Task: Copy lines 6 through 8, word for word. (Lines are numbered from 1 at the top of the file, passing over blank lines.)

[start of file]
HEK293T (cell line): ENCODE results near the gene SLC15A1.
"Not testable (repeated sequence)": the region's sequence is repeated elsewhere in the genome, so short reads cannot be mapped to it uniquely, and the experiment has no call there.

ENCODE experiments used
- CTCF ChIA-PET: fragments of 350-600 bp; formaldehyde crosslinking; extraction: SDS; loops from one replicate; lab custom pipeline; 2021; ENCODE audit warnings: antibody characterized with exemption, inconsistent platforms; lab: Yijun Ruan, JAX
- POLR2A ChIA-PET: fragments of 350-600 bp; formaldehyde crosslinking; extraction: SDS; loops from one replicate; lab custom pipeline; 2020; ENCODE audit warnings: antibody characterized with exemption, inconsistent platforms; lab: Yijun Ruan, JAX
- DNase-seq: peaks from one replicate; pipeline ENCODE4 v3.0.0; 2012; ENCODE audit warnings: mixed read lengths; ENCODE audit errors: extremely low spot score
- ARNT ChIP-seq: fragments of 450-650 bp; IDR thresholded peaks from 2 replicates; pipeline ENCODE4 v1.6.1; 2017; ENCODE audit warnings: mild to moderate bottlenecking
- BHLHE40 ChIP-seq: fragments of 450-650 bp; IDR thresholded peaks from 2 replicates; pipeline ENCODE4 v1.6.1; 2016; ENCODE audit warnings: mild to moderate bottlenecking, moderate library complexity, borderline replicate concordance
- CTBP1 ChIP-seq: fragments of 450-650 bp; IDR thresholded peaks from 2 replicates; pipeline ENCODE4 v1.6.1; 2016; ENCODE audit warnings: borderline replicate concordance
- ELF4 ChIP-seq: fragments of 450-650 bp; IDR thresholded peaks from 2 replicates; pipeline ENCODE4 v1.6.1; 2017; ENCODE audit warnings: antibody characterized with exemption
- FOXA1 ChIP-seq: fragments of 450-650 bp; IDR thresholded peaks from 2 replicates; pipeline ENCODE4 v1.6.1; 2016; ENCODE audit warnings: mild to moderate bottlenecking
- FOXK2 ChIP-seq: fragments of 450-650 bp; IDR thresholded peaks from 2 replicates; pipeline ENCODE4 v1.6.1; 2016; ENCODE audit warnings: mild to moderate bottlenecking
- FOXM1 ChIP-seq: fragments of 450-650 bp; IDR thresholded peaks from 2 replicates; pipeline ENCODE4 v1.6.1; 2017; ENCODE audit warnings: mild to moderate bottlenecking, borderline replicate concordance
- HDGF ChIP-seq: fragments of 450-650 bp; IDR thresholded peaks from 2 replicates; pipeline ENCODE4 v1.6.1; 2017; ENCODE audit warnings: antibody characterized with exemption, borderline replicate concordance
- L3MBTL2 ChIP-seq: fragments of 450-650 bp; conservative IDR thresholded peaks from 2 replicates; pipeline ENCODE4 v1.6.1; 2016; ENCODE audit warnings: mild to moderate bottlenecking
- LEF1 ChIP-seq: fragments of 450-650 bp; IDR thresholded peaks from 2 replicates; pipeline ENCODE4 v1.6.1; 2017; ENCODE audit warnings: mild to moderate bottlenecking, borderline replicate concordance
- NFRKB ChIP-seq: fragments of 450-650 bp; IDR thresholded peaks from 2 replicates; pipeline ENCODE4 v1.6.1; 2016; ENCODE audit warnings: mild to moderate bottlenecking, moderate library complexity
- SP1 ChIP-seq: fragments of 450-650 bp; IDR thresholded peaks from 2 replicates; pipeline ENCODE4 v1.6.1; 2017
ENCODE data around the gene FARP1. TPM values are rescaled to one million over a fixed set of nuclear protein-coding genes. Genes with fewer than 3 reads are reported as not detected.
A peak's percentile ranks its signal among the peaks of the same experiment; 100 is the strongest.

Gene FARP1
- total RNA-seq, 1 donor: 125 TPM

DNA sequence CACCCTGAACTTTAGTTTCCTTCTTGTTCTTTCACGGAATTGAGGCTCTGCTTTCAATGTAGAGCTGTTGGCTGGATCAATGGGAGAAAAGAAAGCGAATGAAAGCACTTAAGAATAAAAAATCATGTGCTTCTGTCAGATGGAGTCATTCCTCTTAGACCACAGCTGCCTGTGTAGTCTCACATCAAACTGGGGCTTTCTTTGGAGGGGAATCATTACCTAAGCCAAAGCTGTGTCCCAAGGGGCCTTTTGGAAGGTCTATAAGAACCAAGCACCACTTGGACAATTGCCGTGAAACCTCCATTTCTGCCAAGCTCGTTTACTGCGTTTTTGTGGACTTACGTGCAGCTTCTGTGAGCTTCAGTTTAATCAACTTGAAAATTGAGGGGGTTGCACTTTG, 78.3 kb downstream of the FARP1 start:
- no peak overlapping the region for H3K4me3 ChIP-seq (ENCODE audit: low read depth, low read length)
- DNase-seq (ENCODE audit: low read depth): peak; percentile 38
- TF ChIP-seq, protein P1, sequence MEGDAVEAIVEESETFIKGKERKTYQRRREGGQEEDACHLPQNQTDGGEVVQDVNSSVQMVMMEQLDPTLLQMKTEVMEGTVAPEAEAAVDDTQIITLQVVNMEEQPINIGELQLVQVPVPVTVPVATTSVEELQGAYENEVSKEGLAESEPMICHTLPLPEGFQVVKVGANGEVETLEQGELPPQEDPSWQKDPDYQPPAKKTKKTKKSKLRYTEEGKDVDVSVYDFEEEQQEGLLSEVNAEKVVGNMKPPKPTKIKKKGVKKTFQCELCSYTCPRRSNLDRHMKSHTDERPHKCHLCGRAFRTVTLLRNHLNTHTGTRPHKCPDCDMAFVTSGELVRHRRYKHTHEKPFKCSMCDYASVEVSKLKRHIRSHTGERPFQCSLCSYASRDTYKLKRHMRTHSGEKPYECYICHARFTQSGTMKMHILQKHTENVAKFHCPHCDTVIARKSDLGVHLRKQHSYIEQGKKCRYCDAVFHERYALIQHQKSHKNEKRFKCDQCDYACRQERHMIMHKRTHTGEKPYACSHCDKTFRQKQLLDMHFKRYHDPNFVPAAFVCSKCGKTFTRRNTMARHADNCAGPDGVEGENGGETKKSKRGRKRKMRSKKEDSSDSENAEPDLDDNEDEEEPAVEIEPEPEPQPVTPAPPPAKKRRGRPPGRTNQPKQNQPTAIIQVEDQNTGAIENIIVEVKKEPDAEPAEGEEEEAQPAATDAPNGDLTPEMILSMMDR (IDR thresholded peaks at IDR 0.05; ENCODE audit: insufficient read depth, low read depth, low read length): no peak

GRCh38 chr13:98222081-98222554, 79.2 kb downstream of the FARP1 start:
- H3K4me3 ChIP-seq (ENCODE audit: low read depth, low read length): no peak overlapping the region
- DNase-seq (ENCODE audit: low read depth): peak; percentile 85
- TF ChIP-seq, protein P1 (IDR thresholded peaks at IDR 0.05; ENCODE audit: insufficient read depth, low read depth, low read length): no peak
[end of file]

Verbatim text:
- DNase-seq: peaks from one replicate; pipeline ENCODE4 v3.0.0; 2012; ENCODE audit warnings: mixed read lengths; ENCODE audit errors: extremely low spot score
- ARNT ChIP-seq: fragments of 450-650 bp; IDR thresholded peaks from 2 replicates; pipeline ENCODE4 v1.6.1; 2017; ENCODE audit warnings: mild to moderate bottlenecking
- BHLHE40 ChIP-seq: fragments of 450-650 bp; IDR thresholded peaks from 2 replicates; pipeline ENCODE4 v1.6.1; 2016; ENCODE audit warnings: mild to moderate bottlenecking, moderate library complexity, borderline replicate concordance